The Gmail Genius Issue #11 – Only 12% of emails require immediate attention

These six clever Gmail add-ons will make you infinitely more productive

While I would have loved to see GMass or Wordzen on here (hey, I made them to improve your email productivity, after all), there are solid recommendations on this list from Fast Company.

Gmail quick tip: How to search in your inbox Primary category only

Clear instructions for how to search the folder where your most important emails end up. Thanks David Gewirtz of ZDNet for putting this together.

How many of our emails should we know about the moment someone decides to email us?

In analyzing whether all emails should be seen a equal (at least as far as notifications go), behavioral economics researcher Dan Ariely determines that only 12 percent of emails need to be seen within 5 minutes of being sent.


Inbox Exposed: Nate Bagley, Founder of First 7 Years  

Email is a non-negotiable part of everyday life. For some, it’s an unruly time suck, but enlightened email users have systems to ensure they’re not a slave to the inbox. We’re asking smart thinkers to give us a peek inside their inboxes, share tips, ideas, gripes, and everything in between.

Nate Bagley spends a whole lot of time thinking about love: how to find it, how to improve it, and how to make it last. He has documented his learnings on The Loveumentary podcast and shares actionable tips and research for improving relationships through the First 7 Years. We talked to him about the connection between love and email. An excerpt appears below:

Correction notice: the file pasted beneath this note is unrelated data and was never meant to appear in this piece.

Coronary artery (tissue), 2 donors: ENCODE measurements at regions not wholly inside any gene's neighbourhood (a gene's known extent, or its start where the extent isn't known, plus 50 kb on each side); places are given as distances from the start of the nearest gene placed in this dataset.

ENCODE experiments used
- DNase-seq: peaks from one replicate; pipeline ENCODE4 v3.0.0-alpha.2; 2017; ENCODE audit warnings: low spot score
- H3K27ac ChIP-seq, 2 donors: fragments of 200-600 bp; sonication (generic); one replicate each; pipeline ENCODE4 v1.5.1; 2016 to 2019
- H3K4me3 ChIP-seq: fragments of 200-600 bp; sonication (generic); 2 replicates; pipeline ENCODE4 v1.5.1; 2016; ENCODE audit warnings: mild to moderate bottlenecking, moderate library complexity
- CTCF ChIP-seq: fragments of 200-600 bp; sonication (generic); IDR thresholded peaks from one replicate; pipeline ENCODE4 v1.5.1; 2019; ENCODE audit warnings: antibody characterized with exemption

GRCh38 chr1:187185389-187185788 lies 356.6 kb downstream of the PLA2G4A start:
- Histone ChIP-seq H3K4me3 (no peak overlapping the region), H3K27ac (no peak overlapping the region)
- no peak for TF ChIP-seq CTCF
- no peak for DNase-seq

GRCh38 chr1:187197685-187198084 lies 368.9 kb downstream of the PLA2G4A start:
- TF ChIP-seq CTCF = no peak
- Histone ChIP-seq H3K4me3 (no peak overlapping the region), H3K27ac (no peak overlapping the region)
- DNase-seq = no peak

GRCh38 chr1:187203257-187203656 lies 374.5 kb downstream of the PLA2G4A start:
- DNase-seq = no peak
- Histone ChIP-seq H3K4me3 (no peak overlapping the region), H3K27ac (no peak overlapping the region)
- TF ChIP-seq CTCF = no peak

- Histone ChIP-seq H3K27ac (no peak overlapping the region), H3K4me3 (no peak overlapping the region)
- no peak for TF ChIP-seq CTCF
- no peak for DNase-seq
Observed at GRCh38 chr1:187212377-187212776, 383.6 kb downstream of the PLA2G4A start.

Email, just like any other tool, can be used for good or evil. It can bring value to your life, allow you to connect with awesome people, and help you get things done… or it can be a distraction from things that are important … How you use the tool is up to you.

Some people let email overtake their lives, their phones, and their relationships. The happiest people know when to turn it off. They know when things can wait. They know that sometimes connecting with their wife or kids is more important than a vibrating phone… especially while on a date, at the dinner table, or after office hours.

Remember, the way to measure your values and your priorities is by looking at how you ACTUALLY spend your time, not by how you WANT to spend your time. If your nose is constantly buried in your screen… well, you can do the math.

Read the full interview here.

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